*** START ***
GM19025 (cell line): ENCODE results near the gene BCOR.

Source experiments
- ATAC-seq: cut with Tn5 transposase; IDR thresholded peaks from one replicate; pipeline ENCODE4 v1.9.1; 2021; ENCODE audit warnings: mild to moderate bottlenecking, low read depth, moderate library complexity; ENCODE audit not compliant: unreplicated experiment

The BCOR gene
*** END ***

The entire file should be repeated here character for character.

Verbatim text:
GM19025 (cell line): ENCODE results near the gene BCOR.

Source experiments
- ATAC-seq: cut with Tn5 transposase; IDR thresholded peaks from one replicate; pipeline ENCODE4 v1.9.1; 2021; ENCODE audit warnings: mild to moderate bottlenecking, low read depth, moderate library complexity; ENCODE audit not compliant: unreplicated experiment

The BCOR gene